Harbour cottages and the wharf for the passenger ferry.
Main Street - the cobbles are far larger and more uneven than they appear here, and act as an excellent speed deterrent. The first sign drivers see when leaving the vehicle ferry is 'Slow down, you're not off-island now'. More cobbled roads are being re-discovered all the time, under layers of tarmac, and are being restored. So many of the island roads are narrow and bordered by hedges that it gives rise to a styling feature known as 'Nantucket Pinstripes' - a myriad of fine scratches running the length of the vehicle.
Brant Point light, just about my favourite image of Nantucket.
Nantucket harbour and town from the church tower. Like the church, many of the bigger houses have observation platforms or rooms on the roof. Here the wives of sea-captains would look out every day to see if their husband's ship was returning. Ships could be at sea for months, even years, and many never returned at all. For good reason, they are called 'widow's walks'.
Nantucket's oldest house - the Jethro Coffin ('Coffin' being the family name) house. It was struck by lightning a few years ago and the roof and chimney carefully rebuilt. The original plans were available, but when the craftsman-bricklayer was studying them he came to the conclusion that they were incorrect. After much discussion between the town's elders it was decided to build it to be how it was before, rather than like the plans. Some time later a document dating back to the original construction of the building was discovered stating that the original plans were incorrect, and describing how the chimney should be built - just like the 1990's bricklayer had done it!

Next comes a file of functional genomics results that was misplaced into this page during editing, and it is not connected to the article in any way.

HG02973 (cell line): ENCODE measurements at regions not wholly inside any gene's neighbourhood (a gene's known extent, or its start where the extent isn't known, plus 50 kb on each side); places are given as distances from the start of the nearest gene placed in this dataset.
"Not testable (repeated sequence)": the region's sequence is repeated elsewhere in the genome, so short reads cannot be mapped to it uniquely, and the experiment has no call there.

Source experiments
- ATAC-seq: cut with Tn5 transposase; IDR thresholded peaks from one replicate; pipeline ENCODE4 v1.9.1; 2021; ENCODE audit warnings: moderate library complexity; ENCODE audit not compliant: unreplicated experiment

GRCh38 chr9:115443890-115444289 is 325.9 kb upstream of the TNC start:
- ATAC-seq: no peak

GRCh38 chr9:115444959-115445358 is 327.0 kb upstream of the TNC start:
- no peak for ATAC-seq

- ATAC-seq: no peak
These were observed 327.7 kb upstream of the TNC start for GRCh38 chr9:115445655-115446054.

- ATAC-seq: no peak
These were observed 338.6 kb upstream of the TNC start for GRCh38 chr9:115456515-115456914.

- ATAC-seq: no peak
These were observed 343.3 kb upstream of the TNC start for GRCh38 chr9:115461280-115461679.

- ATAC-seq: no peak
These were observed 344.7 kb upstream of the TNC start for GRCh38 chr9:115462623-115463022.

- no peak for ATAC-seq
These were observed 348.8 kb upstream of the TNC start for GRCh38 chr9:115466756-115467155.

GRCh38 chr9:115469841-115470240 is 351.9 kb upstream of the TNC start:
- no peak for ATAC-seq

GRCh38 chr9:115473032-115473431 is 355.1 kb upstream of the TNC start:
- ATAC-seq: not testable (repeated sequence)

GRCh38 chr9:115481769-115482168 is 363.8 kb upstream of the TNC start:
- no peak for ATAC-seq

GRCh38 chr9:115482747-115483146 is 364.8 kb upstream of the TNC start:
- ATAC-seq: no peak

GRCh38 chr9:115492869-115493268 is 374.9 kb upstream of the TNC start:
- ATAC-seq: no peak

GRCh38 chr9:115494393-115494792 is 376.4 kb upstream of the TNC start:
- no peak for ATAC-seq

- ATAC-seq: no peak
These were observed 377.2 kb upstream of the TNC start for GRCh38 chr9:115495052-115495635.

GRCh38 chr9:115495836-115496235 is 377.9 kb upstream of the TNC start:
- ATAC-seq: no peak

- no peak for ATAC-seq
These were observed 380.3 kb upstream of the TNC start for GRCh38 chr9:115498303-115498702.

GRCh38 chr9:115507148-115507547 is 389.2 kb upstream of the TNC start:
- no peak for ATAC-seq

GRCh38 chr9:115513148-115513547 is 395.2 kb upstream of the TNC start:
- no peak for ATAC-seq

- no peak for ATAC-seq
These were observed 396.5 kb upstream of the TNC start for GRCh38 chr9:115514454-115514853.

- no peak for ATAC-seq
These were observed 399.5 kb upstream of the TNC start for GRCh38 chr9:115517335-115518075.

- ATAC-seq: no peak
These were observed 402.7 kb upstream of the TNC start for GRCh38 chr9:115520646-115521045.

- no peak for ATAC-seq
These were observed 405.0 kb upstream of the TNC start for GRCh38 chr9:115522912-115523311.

Damage from the storm the night before we arrived.
Nantucket windmill, sails removed for protection from the storm.
Jetty Beach, near Brant Point.
One of three identical brick-built houses in Nantucket town. They were built for the three sons of one of the wealthy residents, and are the only brick-built houses on the island. Brick was extremely expensive to ship in when Nantucket was in its heyday, and today it is forbidden to build with them.
More gracious piles, this is the home of the Island's preservation society. These properties, together with some others on the island, have the fittings on the front doors (knockers, handles and letter boxes) made from Sterling Silver. A few have them on the doors all year round, others replace them with less valuable items for the winter months.
A sad moment. Looking back at the airport buildings as we prepared for take-off in the little plane back to Boston, and then to New York and England.